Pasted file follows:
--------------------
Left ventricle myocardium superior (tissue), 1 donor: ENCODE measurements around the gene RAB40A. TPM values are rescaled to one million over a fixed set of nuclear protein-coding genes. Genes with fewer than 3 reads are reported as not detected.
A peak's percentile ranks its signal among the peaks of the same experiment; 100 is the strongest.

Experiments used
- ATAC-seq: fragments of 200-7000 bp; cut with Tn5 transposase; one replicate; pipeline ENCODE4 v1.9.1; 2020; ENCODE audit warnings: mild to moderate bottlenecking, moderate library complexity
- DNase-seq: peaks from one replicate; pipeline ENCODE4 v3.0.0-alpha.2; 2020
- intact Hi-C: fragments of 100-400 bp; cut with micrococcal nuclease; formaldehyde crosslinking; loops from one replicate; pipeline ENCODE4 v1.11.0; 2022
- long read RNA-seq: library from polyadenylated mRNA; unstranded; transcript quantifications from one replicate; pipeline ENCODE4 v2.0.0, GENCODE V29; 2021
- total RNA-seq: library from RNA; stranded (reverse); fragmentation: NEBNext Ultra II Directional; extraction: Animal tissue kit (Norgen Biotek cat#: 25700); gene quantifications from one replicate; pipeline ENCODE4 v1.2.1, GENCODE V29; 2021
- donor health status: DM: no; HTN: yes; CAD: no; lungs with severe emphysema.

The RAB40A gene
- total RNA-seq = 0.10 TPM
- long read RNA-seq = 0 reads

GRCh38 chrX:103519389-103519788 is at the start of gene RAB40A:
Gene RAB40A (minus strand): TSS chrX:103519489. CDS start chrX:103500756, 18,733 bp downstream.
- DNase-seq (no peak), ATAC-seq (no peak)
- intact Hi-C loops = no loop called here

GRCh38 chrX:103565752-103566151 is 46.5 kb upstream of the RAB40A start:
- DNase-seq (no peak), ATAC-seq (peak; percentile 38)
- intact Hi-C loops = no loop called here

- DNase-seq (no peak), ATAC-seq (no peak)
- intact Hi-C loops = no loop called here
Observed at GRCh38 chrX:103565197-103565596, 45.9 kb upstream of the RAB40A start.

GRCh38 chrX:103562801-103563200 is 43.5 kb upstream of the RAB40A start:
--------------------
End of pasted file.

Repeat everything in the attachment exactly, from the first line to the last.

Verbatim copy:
Left ventricle myocardium superior (tissue), 1 donor: ENCODE measurements around the gene RAB40A. TPM values are rescaled to one million over a fixed set of nuclear protein-coding genes. Genes with fewer than 3 reads are reported as not detected.
A peak's percentile ranks its signal among the peaks of the same experiment; 100 is the strongest.

Experiments used
- ATAC-seq: fragments of 200-7000 bp; cut with Tn5 transposase; one replicate; pipeline ENCODE4 v1.9.1; 2020; ENCODE audit warnings: mild to moderate bottlenecking, moderate library complexity
- DNase-seq: peaks from one replicate; pipeline ENCODE4 v3.0.0-alpha.2; 2020
- intact Hi-C: fragments of 100-400 bp; cut with micrococcal nuclease; formaldehyde crosslinking; loops from one replicate; pipeline ENCODE4 v1.11.0; 2022
- long read RNA-seq: library from polyadenylated mRNA; unstranded; transcript quantifications from one replicate; pipeline ENCODE4 v2.0.0, GENCODE V29; 2021
- total RNA-seq: library from RNA; stranded (reverse); fragmentation: NEBNext Ultra II Directional; extraction: Animal tissue kit (Norgen Biotek cat#: 25700); gene quantifications from one replicate; pipeline ENCODE4 v1.2.1, GENCODE V29; 2021
- donor health status: DM: no; HTN: yes; CAD: no; lungs with severe emphysema.

The RAB40A gene
- total RNA-seq = 0.10 TPM
- long read RNA-seq = 0 reads

GRCh38 chrX:103519389-103519788 is at the start of gene RAB40A:
Gene RAB40A (minus strand): TSS chrX:103519489. CDS start chrX:103500756, 18,733 bp downstream.
- DNase-seq (no peak), ATAC-seq (no peak)
- intact Hi-C loops = no loop called here

GRCh38 chrX:103565752-103566151 is 46.5 kb upstream of the RAB40A start:
- DNase-seq (no peak), ATAC-seq (peak; percentile 38)
- intact Hi-C loops = no loop called here

- DNase-seq (no peak), ATAC-seq (no peak)
- intact Hi-C loops = no loop called here
Observed at GRCh38 chrX:103565197-103565596, 45.9 kb upstream of the RAB40A start.

GRCh38 chrX:103562801-103563200 is 43.5 kb upstream of the RAB40A start: